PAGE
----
Natalya Petrovna, a rich, but unhappily married woman, falls in love with her son's tutor, a naive university student.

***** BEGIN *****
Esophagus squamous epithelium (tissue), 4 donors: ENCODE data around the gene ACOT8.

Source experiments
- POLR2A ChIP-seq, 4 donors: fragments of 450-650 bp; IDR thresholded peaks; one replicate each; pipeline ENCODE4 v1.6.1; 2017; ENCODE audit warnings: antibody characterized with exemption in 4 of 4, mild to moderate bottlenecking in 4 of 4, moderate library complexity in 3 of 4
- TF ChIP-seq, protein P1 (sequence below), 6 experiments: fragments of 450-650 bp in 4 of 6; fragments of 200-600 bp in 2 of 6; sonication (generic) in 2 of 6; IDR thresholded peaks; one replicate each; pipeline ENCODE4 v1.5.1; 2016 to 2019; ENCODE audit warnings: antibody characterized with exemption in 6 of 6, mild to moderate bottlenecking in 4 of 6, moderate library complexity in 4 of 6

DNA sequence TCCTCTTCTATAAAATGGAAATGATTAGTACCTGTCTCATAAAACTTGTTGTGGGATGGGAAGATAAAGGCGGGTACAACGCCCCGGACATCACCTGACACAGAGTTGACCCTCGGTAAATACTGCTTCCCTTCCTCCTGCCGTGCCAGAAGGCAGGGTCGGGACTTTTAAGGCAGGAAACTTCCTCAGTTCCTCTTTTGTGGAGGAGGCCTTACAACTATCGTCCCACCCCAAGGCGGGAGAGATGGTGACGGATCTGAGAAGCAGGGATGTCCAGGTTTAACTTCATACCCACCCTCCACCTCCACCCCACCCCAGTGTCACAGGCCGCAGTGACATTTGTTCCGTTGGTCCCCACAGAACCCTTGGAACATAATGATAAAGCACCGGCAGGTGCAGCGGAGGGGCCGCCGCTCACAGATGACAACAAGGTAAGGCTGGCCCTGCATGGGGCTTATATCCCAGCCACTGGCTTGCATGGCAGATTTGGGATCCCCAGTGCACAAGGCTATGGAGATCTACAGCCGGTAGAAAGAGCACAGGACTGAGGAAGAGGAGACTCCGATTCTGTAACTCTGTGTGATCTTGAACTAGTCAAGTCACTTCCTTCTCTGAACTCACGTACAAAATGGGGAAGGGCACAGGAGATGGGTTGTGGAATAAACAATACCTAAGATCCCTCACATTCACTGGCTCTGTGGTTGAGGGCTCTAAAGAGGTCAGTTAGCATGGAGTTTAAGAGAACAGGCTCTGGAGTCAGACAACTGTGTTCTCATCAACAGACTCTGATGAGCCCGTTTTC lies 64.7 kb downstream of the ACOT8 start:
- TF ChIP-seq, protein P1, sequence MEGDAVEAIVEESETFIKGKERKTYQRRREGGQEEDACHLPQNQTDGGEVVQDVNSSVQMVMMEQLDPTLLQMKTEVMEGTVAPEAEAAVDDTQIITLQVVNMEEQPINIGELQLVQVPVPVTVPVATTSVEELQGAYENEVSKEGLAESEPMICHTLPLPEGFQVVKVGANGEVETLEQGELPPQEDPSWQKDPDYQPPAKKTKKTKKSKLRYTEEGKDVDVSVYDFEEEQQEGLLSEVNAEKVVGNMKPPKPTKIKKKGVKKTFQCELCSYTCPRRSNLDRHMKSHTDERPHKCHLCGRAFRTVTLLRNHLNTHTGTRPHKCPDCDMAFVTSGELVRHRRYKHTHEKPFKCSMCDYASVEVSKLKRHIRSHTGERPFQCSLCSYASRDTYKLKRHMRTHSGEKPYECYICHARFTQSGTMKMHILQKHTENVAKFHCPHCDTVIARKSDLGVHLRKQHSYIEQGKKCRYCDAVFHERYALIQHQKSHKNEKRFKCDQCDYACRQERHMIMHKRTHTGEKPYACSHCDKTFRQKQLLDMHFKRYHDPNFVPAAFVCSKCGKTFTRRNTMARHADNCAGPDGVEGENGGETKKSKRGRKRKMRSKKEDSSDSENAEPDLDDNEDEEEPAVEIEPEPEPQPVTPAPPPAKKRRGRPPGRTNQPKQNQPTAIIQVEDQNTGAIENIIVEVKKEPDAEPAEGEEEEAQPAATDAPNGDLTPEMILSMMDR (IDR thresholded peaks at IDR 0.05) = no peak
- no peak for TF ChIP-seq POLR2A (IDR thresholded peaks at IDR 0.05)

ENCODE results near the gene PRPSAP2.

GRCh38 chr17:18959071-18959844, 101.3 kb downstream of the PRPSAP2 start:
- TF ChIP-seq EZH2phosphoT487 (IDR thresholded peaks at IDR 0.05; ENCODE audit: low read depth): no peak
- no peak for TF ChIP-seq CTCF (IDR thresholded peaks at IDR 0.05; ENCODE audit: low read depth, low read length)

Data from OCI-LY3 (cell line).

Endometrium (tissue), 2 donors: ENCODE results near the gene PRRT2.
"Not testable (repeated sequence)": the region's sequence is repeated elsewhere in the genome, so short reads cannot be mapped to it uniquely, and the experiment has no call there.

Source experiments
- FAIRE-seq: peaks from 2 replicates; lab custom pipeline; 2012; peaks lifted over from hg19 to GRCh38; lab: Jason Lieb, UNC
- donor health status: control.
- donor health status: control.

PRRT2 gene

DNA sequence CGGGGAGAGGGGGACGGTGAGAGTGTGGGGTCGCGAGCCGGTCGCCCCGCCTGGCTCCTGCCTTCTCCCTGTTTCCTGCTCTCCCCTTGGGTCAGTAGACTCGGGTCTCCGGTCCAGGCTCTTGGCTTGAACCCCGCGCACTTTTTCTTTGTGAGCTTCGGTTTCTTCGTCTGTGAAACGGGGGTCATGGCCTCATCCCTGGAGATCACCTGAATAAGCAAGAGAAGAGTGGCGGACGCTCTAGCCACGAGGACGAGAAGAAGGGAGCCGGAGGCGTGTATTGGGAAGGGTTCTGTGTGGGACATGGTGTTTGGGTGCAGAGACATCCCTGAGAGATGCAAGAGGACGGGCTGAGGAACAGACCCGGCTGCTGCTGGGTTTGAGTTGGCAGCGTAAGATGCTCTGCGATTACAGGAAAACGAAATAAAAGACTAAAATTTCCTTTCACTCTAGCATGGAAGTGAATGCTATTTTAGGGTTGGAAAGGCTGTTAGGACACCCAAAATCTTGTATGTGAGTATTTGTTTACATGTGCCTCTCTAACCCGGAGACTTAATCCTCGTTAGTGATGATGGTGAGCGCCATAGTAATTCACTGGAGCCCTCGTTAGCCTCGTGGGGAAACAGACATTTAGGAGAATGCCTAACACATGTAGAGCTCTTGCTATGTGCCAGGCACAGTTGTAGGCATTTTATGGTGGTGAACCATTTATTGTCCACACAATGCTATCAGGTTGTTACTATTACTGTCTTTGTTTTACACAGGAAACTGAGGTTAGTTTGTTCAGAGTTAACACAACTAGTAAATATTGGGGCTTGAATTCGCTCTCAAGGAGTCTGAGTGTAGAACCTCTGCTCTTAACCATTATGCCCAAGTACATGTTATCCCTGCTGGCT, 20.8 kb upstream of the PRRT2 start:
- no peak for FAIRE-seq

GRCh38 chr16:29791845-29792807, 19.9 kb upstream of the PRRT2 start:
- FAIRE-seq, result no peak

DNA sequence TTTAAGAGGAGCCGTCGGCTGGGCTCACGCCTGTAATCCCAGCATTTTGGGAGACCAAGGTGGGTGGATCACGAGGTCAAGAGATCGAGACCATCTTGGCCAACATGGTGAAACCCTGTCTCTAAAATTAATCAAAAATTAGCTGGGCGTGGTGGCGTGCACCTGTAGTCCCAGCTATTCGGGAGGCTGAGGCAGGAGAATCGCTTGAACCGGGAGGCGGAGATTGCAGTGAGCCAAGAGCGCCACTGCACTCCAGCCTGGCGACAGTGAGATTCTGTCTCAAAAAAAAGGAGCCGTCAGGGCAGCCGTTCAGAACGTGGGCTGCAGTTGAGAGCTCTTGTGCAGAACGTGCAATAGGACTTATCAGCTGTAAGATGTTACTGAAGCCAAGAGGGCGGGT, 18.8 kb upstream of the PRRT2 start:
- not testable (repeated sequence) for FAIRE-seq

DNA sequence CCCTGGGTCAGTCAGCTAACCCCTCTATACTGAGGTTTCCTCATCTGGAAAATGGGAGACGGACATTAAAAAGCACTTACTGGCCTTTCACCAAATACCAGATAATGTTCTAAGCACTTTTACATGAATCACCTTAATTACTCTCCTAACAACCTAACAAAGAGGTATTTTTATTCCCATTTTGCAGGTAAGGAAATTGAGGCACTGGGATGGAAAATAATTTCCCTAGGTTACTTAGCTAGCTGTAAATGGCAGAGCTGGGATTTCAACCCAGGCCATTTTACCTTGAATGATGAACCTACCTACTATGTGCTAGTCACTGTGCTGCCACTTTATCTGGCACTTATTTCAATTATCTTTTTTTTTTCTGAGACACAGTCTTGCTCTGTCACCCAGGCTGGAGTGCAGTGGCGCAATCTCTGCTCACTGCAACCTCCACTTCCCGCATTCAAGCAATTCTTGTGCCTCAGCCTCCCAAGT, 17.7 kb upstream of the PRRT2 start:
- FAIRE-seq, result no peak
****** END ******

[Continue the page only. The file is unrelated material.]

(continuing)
"In my opinion ...every love, happy as well as unhappy, is real disaster when you give yourself over to it entirely." This heart-felt sentiment expressed by Turgenev's unfortunate character, Rakitin, sums up the central predicament of this, Turgenev's most celebrated play, completed in 1850 during the period of his extensive travels abroad. Probably drawn from his experiences of frustration and unhappiness at the hands of the famous Pauline Viardot, "A Month in the Country" explores the complexities of that most universal of themes, the eternal love triangle, and transforms what could be termed an almost hackneyed subject into a brilliant tragi-comedy. With his fresh and subtle play of paradox and a new psychological penetration into character that anticipates the theatre of Chekhov, Turgenev creates a dramatic "month" which surely realizes Henry James' evaluation of the writer as "beautiful genius".